By Mark Azzara
I received an automated email from The New York Times offering a discount on subscriptions, with bold text proclaiming: “Truth. It demands your support.” You can’t argue with The Times on that one. But what really caught my eye in The Times’ email was the subject line: “The truth is what we do better.”
The Times is guilty of double-speak. On the one hand it states an unequivocal truth; on the other, it arrogantly claims to set the standard for truth.
But more importantly, the email makes an inspired distinction between “Truth” (capital T) and “The truth” (lower-case t). In spiritual terms there’s a huge difference. Capital-T Truth is a name; lower-case-t truth is a thing, a mere noun. Jesus said “I am the way, the truth and the life” – i.e., this is who he is, not merely what he is interested in. Truth is another name for Jesus.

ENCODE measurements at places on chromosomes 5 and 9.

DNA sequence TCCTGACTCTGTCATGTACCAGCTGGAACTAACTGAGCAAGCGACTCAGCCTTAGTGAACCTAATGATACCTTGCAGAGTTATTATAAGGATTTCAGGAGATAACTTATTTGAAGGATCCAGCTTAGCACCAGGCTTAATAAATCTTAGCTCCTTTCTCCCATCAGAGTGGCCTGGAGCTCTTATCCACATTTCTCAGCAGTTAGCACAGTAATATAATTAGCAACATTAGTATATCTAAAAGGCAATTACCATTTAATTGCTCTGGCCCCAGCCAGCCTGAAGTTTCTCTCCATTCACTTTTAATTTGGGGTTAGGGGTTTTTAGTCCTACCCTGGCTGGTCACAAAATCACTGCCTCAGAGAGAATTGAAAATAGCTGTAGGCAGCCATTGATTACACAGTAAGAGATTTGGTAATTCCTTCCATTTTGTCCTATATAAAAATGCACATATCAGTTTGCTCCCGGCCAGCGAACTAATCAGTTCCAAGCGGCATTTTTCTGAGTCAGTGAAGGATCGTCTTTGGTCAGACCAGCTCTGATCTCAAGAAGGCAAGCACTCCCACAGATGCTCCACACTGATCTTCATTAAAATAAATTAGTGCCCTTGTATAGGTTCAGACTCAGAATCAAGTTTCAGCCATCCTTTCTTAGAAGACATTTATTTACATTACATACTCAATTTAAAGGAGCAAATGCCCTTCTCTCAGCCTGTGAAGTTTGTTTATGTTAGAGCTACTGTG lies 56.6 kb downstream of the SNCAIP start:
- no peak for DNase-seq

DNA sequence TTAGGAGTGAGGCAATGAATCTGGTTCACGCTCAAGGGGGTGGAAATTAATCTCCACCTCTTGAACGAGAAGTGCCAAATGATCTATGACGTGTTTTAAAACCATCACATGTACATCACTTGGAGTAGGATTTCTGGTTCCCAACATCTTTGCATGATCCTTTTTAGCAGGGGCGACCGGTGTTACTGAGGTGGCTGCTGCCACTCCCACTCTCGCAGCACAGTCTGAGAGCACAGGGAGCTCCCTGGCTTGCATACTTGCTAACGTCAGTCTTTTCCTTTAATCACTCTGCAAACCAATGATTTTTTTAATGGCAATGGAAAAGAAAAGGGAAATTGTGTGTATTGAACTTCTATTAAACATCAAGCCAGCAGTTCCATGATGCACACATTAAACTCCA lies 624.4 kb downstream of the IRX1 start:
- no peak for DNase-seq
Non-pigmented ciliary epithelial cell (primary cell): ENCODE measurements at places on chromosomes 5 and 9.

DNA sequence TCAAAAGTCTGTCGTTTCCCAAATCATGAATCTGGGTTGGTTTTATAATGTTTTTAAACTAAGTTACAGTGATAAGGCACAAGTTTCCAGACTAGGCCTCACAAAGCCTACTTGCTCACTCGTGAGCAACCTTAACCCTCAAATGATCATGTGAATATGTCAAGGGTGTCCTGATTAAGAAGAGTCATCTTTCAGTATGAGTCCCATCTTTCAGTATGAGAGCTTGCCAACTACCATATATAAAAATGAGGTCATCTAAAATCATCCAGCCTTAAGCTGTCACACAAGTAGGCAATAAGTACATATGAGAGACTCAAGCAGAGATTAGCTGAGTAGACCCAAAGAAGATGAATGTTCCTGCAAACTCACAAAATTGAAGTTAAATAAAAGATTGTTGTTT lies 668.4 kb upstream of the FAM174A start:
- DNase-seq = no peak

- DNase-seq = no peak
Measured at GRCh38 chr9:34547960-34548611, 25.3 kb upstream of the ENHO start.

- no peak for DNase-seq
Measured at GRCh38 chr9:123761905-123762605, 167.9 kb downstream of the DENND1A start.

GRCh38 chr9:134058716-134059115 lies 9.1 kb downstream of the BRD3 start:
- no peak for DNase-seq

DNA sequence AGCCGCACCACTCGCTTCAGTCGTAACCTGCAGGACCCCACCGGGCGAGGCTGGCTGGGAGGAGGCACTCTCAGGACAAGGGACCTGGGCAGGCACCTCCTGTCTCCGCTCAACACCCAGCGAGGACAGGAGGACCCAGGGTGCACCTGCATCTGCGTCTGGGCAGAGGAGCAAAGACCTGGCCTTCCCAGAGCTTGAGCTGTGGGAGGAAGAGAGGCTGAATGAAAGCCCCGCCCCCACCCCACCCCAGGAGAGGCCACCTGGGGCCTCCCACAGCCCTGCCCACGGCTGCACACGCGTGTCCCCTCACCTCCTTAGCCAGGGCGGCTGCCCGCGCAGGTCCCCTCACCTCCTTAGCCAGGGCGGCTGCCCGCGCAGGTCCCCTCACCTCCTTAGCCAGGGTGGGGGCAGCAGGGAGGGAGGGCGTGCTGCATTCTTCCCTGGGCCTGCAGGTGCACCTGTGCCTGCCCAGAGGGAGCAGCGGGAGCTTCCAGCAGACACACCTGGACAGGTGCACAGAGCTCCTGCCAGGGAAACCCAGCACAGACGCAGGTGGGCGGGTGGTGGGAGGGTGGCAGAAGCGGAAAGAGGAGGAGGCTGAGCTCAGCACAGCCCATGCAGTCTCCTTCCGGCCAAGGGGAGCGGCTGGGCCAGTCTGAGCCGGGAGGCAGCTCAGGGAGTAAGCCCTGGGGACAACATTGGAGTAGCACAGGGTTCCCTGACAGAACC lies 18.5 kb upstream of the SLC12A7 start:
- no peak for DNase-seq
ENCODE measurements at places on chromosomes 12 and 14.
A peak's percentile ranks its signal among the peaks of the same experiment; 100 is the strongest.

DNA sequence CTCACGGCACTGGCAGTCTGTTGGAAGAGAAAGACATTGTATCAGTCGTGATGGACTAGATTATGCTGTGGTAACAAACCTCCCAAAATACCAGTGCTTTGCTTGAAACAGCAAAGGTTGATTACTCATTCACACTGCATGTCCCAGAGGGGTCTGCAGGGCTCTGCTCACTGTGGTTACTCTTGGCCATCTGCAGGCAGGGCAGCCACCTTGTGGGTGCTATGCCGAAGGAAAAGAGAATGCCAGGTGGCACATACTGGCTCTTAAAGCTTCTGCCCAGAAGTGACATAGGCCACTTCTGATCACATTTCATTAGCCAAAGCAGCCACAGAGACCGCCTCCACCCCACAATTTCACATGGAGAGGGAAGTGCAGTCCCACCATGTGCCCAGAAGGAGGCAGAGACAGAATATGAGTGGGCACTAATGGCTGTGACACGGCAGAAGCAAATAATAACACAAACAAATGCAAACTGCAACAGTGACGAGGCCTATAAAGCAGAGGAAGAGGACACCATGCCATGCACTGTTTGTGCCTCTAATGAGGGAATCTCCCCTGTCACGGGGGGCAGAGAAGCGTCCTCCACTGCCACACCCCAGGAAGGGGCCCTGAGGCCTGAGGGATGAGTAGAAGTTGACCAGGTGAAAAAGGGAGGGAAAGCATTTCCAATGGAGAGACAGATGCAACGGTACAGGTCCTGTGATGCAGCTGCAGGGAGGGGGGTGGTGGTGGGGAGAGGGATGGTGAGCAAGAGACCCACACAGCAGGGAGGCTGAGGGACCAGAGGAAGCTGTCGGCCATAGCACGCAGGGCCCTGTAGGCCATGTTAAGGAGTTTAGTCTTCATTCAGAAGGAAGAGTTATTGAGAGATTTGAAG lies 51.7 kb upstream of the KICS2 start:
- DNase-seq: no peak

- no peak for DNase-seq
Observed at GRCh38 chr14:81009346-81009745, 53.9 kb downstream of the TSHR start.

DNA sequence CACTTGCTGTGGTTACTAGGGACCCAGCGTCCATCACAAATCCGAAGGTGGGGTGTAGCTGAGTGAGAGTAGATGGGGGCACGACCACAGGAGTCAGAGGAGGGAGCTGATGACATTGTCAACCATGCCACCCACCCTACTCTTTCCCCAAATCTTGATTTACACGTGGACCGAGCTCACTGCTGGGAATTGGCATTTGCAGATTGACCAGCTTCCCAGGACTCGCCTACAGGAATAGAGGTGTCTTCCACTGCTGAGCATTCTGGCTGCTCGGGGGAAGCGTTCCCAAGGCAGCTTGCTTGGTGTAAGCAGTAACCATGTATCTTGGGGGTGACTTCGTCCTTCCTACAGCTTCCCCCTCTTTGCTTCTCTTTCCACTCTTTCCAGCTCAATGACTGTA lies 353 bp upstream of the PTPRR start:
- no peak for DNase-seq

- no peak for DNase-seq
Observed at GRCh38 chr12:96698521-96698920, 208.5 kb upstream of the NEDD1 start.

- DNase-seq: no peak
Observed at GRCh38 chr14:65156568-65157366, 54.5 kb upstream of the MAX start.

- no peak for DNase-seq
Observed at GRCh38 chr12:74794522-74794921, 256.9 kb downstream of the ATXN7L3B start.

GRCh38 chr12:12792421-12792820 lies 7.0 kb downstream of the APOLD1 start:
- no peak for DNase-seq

Humans have a penchant for stripping a word of its power and true meaning simply by lower-casing it and thus implying it’s something we can perceive and thus control. But if Truth is – i.e., if Truth exists, independent of us – then we are presumptuous to think we can reduce it to an intellectual or mental concept that we can grasp.
All of us, myself included, should remember there is only so much the human mind can comprehend, let alone convey. To put it another way: we’re not God. And humility demands that we acknowledge and “support” this capital-T Truth.
All God’s blessings – Mark
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